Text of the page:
Globally, 795 million people are undernourished, and this number is expected to rise by an additional 2 billion people by 2050. Smallholder farmers are crucial stakeholders in eradicating global hunger and diversifying the food system, although they struggle to capitalize on resources, both educational and financial, to utilize efficient agricultural practices and realize a sustainable future. FoodFrame will leverage the global community of partners and experts, and connect them in real-time and one-on-one with farmers in need through the latest mobile technology.
How do you connect a global network of resources, both educational and financial, to a vast amount of smallholder farmers in low-income countries that have limited accessibility?
In developed countries, smallholder farmers are utilizing new technologies and applications to further efficient, productive and sustainable agricultural practices. With lagging technology adoption and risk aversion in underdeveloped and developing countries, agricultural best practices and microfinancing opportunities are limited.
Smallholder farmers are a critical piece to meeting the demands of the world’s growing population and achieving UN Sustainable Development Global Goal 2: Zero Hunger.
According to the World Bank, over 80 percent of the rural poor depend directly or indirectly on agriculture for their livelihoods.
Smallholder farmers need the education, funding and technology to increase their yields and secure a more sustainable future – for increased production and income, nutrition and environmentally efficient practices.
FoodFrame is a global initiative that brings together partners and experts with smallholder farmers, with the focus on improving the efficiency and sustainability of the livelihoods of farmers and their communities.
FoodFrame’s mobile technology allows for the collaboration between the three parties to leverage and expand small farm production and increase efficiency. By leveraging the “FoodFrame” application, farmers initially share key challenges about their farm, thereby opening the door to “expert partners” who not only provide education on better production tailored to them but opportunities such as identifying other crops that could do well in their region. Then, a partner provides microfinancing routed through FoodFrame’s financial partner.
Too often, a farmer relies heavily on limited crops and denies their family or community the opportunity for a varied diet and proper nutrition, or even enough food.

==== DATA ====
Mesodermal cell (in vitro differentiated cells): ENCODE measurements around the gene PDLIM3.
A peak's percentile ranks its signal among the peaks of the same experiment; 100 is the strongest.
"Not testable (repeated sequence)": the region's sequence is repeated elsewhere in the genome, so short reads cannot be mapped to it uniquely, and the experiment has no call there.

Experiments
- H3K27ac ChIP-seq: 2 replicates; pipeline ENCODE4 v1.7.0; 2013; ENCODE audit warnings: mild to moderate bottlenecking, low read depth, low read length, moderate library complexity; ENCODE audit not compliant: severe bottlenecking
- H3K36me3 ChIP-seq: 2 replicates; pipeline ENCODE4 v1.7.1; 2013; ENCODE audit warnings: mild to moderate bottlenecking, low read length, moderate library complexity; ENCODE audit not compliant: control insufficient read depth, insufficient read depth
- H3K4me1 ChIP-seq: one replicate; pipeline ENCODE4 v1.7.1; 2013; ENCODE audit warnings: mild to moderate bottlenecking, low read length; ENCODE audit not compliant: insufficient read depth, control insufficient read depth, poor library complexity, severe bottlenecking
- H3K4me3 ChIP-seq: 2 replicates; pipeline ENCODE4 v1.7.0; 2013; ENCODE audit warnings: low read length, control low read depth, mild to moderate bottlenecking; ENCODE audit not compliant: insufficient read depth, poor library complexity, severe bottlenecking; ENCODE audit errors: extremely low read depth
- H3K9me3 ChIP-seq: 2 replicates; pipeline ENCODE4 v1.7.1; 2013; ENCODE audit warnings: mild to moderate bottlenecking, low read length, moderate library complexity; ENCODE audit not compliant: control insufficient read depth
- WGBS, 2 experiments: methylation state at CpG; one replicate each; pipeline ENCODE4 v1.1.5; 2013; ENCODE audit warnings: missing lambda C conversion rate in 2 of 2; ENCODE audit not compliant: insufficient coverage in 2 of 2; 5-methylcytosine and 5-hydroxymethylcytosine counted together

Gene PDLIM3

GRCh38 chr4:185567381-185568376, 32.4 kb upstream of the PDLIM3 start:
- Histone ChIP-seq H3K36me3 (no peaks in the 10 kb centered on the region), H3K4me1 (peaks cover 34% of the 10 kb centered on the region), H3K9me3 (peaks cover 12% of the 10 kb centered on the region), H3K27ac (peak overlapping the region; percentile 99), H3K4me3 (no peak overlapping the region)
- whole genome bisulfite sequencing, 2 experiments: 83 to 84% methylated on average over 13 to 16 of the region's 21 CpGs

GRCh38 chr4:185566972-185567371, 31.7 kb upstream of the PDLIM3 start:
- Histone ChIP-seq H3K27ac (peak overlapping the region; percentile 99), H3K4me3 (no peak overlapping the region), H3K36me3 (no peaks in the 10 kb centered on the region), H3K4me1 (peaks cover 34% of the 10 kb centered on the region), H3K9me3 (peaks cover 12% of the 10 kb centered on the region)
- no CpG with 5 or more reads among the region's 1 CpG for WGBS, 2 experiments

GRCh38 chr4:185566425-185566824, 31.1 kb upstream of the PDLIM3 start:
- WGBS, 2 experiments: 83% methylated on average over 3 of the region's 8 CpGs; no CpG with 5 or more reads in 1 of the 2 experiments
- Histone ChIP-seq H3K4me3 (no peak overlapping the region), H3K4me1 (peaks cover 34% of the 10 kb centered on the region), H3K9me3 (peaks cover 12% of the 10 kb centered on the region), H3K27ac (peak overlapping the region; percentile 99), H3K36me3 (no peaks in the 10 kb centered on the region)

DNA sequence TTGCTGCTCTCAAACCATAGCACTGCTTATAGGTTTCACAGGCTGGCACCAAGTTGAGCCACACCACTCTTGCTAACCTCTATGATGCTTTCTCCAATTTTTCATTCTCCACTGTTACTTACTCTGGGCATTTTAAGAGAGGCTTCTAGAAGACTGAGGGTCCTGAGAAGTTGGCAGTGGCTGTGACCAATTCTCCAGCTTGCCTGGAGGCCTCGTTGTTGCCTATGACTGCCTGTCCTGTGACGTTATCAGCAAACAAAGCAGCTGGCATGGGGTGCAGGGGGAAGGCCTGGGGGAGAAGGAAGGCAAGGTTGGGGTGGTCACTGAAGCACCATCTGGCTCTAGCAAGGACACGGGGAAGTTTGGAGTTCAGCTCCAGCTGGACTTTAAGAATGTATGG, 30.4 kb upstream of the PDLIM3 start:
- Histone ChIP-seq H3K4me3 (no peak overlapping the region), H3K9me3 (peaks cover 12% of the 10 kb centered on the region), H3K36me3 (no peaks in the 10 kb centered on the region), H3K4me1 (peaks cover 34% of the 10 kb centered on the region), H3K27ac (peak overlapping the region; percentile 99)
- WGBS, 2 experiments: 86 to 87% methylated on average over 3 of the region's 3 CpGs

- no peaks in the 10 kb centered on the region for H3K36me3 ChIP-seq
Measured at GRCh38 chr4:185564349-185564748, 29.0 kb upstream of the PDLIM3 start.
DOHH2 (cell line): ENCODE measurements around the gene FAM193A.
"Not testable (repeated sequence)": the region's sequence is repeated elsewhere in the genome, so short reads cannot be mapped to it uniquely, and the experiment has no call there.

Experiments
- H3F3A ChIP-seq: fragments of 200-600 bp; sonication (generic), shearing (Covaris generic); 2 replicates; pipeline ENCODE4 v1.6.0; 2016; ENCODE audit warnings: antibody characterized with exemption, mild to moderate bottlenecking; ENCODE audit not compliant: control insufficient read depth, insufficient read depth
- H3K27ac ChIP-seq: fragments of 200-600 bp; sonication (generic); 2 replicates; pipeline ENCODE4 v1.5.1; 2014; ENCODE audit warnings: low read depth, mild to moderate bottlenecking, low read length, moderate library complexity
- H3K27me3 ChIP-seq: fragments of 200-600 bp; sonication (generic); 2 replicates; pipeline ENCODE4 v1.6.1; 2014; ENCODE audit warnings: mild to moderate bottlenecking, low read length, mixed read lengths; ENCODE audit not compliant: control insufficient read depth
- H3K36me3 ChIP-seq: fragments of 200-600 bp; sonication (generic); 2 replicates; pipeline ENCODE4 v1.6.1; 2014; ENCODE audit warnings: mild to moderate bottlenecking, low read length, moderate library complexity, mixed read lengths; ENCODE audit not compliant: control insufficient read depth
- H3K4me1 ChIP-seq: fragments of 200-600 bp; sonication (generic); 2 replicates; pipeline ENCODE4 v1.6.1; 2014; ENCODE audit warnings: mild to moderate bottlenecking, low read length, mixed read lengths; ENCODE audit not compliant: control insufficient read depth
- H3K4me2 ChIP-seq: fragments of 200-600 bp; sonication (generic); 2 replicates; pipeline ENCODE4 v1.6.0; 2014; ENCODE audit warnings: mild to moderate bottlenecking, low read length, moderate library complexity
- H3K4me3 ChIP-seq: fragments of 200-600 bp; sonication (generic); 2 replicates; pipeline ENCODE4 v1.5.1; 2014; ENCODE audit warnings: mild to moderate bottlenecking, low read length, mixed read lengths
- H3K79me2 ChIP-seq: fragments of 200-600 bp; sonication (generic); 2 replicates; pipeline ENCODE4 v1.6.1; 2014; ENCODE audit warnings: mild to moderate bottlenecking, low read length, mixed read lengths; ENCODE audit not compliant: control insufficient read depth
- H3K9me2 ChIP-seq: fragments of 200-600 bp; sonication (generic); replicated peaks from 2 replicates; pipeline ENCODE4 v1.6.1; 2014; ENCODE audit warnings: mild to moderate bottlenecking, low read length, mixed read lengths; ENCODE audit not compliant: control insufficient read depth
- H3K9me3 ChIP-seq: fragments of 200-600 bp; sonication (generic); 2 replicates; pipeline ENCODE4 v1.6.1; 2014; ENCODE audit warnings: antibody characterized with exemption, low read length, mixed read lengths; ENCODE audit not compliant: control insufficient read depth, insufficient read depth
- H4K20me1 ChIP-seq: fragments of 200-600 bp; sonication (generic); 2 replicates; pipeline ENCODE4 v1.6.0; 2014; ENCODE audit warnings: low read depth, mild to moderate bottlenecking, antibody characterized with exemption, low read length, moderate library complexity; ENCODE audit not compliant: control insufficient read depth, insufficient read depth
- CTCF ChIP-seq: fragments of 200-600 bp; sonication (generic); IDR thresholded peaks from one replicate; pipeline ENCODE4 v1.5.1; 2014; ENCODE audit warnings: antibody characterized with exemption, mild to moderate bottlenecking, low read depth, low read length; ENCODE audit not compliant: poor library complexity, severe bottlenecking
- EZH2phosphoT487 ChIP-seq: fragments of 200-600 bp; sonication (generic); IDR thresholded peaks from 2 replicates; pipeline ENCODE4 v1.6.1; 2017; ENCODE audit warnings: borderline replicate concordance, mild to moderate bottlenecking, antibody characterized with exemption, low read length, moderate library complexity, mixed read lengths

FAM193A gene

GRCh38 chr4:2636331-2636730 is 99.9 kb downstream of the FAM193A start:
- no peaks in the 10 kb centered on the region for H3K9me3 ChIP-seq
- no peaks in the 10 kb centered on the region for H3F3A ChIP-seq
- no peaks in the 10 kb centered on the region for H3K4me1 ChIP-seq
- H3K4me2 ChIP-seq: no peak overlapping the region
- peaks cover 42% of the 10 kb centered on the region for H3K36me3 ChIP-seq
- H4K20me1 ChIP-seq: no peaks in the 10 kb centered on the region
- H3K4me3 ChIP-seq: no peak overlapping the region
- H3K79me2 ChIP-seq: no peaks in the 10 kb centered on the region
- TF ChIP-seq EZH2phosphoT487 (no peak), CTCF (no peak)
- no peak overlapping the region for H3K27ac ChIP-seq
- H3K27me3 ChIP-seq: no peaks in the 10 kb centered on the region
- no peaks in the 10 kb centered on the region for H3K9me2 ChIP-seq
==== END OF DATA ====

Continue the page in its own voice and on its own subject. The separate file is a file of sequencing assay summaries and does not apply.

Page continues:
There are always strong social and political factors involved; therefore, education is a critical factor for sustainability, and technology has to incorporate this piece for lasting innovative change.
Individuals with domain expertise and the capacity to give often do not have an intimate way to connect with global challenges. That’s where FoodFrame solves a very complex problem by allowing for direct one-to-one interaction. It also creates active partners, while many organizations utilize passive partners.
More often, individuals want to see the impact of their contribution, whether financial or expertise. Through technology and social media, FoodFrame provides this transparency and one-to-one interface.
Usually, there are so many intermediaries between people that want to help and people who need the help. FoodFrame cuts down on all the intermediaries, as each one increases your chances of ineffectiveness, corruption, dissolution and lack of impact. In these cases, there is little to any impact on the real problem, the real challenge, and the individuals that are truly struggling.
Challenges for FoodFrame will be creating a large social network – the organization will only be effective with a high number of experts. Another challenge may be managing the financing to individuals without access to technology.
FoodFrame relates to SDG 2: End hunger, achieve food security and improved nutrition, and promote sustainable agriculture.
The fate of smallholder farmers will largely determine whether or not the world succeeds in reducing poverty and hunger worldwide. The world needs to produce at least 50% more food by 2050 to feed a projected 9 billion people, and smallholder farmers are crucial stakeholders in achieving this and diversifying the food system. Almost every country in the world is battling with some form of malnutrition – undernourishment and an increasing rate of obesity – which creates an unforeseen “double burden” of malnutrition, and a dramatic rise in non-communicable diseases (NCDs) Combined with the fact that food production is the single most important driver of climate change and environmental damage, the world needs to capitalize on the resources FoodFrame brings together for positive change on the sustainability of agriculture, improved nutrition and eradication of hunger worldwide.
Many challenges that smallholder farmers are faced with are challenges that can be solved with the right people and small financing. Even a small impact, such as a 10% increase in efficiency provides critically more food and a much smaller environmental footprint. Imagine a global network that offers solutions in minutes – not months, days or years. That is FoodFrame – the full force of the globe with minimal overhead.